PAM: They will, they will. My favorite way is just through conversation, and just through watching them make choices. It is totally not about us—opening up our ability to listen and just pay attention to them.
COURTNEY: We do not need our children telling us what a verb is if we can see them speaking and using language appropriately all the time.
PAM: Exactly, exactly. You see it in action.
But yes, you have to be paying attention. It goes back to what you were saying about satisfying our needs, in doing it for us. Because if we are looking for it to look like “this”—we may not see it because it looks a little bit different. We may not notice it, and then the fear starts to kick in and then you go through that whole cycle too.
But when you are paying attention and just seeing them in action, it’s beautiful.
COURTNEY: It really is amazing.
PAM: It is, it is. That leads so nicely to our next question Courtney …
What has been one of your most surprising discoveries about life with children so far?
COURTNEY: You know, I think that it’s quite different to what we have just been talking about. I think that children are so raw and they put themselves out there. When I was a new mum and I had two little babies and I started to recognize that my kids were really telling me how they were feeling through their behavior.
It was this light bulb moment for me where it was like, ‘Oh, they are not just trying to push my buttons because it is fun,’ or, ‘They are not being naughty,’ or any of those like judgmental kind of frames of mind that you can come at child behavior from.
I think that I really started to see a big shift in my thinking toward adults as well. When I am out and about and if you see somebody being rude or angry or somebody being really over the top or inappropriate when in a social situation. I think in the past I would have thought of that behavior in a really different way and I think that my mind set now is, ‘Oh, I wonder what is going on with them?’ Like, ‘I wonder if they have had a bad day or if they are feeling anxious,’ or whatever it might be.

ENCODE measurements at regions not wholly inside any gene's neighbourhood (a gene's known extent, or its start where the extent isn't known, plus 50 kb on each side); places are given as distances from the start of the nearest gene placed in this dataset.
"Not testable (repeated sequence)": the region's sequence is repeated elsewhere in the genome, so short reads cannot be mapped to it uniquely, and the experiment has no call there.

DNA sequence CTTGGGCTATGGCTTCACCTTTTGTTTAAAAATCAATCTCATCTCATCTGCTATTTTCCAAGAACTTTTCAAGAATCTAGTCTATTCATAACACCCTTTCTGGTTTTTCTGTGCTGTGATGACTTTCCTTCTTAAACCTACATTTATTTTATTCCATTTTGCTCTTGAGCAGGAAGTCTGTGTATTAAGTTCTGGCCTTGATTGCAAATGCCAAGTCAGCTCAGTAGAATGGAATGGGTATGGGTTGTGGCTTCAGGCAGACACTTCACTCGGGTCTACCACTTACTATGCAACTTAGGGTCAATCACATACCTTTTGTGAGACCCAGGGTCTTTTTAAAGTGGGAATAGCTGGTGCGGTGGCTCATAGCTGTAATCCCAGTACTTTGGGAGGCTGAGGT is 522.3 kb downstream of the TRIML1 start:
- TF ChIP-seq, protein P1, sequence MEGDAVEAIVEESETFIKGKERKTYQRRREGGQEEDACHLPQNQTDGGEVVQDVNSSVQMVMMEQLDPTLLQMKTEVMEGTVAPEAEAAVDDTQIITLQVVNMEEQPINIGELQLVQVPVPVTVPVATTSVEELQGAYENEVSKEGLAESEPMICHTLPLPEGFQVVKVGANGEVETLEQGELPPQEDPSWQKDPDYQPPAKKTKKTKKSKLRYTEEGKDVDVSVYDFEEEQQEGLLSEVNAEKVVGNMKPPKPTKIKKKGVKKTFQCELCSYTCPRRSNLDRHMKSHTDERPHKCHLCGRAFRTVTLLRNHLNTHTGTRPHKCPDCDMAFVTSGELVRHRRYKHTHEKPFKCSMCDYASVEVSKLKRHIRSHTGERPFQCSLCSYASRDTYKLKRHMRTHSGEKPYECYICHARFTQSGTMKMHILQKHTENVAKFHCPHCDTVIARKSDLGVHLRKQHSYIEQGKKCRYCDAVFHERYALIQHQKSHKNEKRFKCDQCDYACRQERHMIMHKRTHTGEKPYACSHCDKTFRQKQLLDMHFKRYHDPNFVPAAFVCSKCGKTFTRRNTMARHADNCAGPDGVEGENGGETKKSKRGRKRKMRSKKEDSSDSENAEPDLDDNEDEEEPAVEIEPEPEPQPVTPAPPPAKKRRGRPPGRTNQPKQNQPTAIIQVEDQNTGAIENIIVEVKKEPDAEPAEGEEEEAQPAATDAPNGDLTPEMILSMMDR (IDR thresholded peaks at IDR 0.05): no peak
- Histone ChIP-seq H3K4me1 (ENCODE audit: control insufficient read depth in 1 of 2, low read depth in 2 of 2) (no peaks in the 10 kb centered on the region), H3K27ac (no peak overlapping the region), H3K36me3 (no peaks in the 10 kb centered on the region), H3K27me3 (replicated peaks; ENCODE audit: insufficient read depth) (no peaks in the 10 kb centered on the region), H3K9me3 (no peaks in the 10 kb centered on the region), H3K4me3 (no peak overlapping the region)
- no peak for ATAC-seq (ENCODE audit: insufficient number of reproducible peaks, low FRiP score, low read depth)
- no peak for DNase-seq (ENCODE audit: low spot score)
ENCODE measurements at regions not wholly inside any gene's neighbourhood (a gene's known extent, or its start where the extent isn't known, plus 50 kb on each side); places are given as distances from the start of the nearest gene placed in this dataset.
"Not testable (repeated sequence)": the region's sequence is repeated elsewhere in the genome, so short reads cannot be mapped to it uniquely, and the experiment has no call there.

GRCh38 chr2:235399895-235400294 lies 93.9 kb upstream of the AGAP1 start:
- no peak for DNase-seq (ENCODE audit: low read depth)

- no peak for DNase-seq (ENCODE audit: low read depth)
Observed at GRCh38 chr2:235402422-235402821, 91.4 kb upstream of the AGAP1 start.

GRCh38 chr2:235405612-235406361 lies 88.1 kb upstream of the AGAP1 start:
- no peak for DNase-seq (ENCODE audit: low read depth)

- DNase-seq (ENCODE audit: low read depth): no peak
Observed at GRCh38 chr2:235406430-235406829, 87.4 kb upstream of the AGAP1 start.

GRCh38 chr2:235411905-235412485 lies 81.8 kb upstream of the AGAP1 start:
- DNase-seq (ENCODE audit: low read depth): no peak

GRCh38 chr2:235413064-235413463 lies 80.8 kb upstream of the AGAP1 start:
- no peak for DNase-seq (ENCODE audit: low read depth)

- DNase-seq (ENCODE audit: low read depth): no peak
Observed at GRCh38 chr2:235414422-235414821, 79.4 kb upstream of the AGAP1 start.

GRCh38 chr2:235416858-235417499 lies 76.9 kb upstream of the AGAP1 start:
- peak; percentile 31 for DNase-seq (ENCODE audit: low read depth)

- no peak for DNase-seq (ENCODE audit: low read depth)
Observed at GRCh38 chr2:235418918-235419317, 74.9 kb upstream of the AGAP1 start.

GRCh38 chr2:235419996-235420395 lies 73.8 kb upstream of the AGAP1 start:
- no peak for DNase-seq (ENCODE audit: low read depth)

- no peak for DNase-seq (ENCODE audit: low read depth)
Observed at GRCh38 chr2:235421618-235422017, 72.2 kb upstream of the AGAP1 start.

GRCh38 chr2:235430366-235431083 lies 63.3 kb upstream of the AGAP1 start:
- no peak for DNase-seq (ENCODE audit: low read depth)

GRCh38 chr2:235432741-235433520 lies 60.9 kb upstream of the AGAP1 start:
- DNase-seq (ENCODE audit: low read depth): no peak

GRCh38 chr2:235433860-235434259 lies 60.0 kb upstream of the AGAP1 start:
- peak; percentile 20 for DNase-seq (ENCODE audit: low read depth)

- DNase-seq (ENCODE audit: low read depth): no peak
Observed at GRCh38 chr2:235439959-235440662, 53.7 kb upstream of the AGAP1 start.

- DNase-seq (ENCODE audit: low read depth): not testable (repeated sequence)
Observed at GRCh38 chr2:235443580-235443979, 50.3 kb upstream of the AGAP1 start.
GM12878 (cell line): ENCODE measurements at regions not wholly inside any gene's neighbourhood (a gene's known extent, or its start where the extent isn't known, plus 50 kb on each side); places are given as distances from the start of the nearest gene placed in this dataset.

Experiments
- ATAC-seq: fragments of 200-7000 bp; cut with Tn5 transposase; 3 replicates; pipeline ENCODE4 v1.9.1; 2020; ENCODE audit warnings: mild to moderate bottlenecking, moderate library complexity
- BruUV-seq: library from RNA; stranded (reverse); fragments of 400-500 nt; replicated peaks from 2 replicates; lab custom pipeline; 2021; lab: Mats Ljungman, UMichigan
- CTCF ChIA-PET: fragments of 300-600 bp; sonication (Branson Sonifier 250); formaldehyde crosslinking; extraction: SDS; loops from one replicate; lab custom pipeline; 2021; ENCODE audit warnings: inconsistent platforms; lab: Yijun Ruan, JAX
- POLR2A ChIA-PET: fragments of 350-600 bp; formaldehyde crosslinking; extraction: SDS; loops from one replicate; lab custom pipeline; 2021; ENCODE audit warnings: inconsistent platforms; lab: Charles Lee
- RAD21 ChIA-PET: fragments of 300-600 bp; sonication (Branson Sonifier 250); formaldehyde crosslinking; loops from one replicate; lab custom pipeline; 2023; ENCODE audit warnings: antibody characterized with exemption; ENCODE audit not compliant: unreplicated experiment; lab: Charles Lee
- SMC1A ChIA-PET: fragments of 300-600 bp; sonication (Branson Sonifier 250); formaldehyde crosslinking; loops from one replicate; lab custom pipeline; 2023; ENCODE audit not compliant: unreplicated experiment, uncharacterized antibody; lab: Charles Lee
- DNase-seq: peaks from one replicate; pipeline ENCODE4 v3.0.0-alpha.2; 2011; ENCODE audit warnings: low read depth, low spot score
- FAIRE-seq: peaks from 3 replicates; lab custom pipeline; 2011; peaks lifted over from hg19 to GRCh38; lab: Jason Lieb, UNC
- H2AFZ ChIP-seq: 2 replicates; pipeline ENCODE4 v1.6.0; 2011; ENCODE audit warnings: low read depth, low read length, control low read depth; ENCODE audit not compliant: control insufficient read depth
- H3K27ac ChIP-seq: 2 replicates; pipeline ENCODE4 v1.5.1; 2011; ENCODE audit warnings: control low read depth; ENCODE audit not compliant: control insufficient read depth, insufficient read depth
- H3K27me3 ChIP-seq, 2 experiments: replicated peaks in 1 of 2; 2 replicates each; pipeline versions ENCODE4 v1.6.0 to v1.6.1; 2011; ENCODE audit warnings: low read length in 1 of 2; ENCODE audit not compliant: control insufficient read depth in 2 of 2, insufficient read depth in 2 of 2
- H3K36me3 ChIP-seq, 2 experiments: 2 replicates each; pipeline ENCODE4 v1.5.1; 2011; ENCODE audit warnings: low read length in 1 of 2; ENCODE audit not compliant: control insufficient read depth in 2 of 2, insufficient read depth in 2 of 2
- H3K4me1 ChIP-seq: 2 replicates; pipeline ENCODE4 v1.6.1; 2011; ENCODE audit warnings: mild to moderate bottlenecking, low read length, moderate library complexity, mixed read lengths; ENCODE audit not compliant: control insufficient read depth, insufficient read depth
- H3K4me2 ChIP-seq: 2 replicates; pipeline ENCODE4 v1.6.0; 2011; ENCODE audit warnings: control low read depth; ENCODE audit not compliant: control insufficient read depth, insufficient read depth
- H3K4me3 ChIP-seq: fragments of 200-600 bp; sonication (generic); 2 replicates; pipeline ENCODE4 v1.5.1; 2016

It is such a helpful way to be coming at human behavior from. I did not learn that really until later in life, that if we can come at people and their behavior from a point of view where we want to support them rather than condemn them, that that is so much more helpful with interactions with everybody.
My children really taught me that.
PAM: Yes! I definitely I learned that through my kids as well.
I started by giving them that grace and understanding. I was really encouraged as I came to unschooling to see things from their point of view.
The one piece I love, and probably people are getting sick of me talking about it on the podcast, is the difference of putting yourself in your child’s situation and seeing the situation through your child’s eyes. Because if I am just putting myself in their situation, I am bringing my likes, dislikes, my strengths and weakness—I am bringing all those to it.
COURTNEY: Life experience, yes.
PAM: Yes, yes, that is irrelevant because it is not me in that situation. But to see the situation through their eyes is a completely different thing and oh, the understanding and light bulb moments about your child when you can do that.
It is like, ‘Oh, that’s why they are acting this way, reacting this way, wanting to do this.’ Because you are seeing it from their needs, from their interest, and so you can see why their choices make sense, even though you might never make that same choice.
COURTNEY: Yes, and being able to apply that more broadly in you life as well is such an amazing thing. I think it really strengthens my relationships in so many different areas, not only with my children.